Marc Woodward

The Ribbon

Out of the loft comes a crumpled scrapbook
with flamingos snipped from World of Wonder
and a class project with paintings by kids
whose crayoned names conjure few faces.
And this: a purple silk sports day ribbon,
a triumphal laureate –a beauty,
the colour of a dead-leg bruise.
Most likely for sack race or egg and spoon.

I was an uncoordinated child:
throw a ball to me and my weedy arms –
useless and white as lilies in the wind –
would be up and waving
a squint contorting my face
as I prepared for a hit in the teeth
two seconds after it had passed.

So this small ribbon, almost certainly
a third place despite its regal shade,
was special to the ten year old me,
a validation, a dopamine high
for a kid picked last from playground line ups
by football captains, those pre-teen marvels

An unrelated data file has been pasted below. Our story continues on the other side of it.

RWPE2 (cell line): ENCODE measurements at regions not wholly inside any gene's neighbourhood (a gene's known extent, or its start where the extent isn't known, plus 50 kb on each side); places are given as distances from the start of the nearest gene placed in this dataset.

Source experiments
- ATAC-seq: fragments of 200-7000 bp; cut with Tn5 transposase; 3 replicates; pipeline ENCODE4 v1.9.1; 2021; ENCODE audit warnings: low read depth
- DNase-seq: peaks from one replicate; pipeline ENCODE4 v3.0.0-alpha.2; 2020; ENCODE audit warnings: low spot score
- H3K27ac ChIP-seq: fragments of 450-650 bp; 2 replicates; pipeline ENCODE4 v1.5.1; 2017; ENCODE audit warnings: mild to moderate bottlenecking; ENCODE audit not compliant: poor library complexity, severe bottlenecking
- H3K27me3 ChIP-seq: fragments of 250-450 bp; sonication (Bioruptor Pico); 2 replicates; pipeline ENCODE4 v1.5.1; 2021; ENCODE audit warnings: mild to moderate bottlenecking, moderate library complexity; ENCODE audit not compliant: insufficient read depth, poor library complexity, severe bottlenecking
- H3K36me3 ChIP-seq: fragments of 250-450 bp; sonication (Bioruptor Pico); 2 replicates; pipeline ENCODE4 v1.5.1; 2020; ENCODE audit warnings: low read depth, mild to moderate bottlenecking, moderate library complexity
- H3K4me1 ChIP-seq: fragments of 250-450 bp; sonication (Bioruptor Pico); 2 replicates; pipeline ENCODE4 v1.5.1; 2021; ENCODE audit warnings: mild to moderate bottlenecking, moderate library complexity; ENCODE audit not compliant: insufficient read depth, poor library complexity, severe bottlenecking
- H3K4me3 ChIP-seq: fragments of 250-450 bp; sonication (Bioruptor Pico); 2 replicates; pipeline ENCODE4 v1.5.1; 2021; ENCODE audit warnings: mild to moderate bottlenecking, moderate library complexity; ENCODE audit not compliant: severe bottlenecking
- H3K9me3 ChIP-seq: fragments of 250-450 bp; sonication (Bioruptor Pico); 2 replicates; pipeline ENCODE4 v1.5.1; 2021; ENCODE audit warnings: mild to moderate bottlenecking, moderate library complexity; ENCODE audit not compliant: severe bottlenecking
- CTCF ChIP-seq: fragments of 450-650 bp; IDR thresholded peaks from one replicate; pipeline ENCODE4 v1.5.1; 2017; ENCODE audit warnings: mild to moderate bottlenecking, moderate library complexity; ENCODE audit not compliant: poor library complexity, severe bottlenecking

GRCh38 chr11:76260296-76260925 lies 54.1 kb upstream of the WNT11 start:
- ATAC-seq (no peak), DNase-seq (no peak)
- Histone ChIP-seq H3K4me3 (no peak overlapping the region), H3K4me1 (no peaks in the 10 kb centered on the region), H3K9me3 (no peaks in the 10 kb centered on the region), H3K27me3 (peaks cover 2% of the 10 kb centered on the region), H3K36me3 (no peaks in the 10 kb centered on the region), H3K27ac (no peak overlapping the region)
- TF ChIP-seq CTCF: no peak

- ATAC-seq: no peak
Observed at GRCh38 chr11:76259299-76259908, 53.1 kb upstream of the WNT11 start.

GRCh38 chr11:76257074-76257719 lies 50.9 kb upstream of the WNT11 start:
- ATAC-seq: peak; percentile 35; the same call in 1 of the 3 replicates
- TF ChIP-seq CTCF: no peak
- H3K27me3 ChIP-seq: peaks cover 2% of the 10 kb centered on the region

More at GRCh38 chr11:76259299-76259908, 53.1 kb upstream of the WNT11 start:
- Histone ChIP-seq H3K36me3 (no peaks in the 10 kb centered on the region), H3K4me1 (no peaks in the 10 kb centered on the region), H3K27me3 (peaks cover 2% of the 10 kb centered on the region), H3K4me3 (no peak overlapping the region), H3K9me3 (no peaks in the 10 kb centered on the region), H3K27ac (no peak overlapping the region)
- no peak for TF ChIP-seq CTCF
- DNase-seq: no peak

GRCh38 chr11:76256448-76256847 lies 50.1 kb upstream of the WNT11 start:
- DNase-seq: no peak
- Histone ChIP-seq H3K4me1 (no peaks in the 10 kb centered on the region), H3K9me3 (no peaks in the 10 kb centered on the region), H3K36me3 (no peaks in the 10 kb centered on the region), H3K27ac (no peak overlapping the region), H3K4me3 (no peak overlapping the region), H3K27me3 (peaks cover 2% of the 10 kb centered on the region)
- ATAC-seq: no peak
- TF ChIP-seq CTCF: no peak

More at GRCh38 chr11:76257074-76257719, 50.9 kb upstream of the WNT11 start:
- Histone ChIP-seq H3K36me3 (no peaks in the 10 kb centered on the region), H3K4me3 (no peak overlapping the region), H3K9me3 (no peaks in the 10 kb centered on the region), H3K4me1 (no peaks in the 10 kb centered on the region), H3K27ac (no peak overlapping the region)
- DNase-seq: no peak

of athleticism whom I now know
were simply born early in the school year..

Shot-silk declaring I could keep an egg
balanced on a wooden spoon while jogging
over new-mown grass and worm casts,
a feat I’d fail at now since this shaking
came upon me unreasonably early
and without levodopa I can’t take tea
unspilled from the kitchen to the lounge.

But perhaps it was the three legged race?
Maybe I was hobbled and shackled
to another, a stronger person
who pulled me to the finishing tape?
I place the stuff back in the box –
not ready to burn it quite yet –
as my wife, steady handed as always,
crosses the line with two mugs of tea.

Marc Woodward is a poet and musician living in the English West Country – an environment much in evidence in his writing. He has been widely published in journals and anthologies. Recent collections include A Fright of Jays (Maquette Press 2015), and Hide Songs (Green Bottle Press 2018). He was recently awarded a writing residency at The Wellstone Center in The Redwoods, Santa Cruz, CA., and his poem ‘Luigi’s Calendar’ (published in Acumen) was shortlisted for the 2018 Bridport Prize.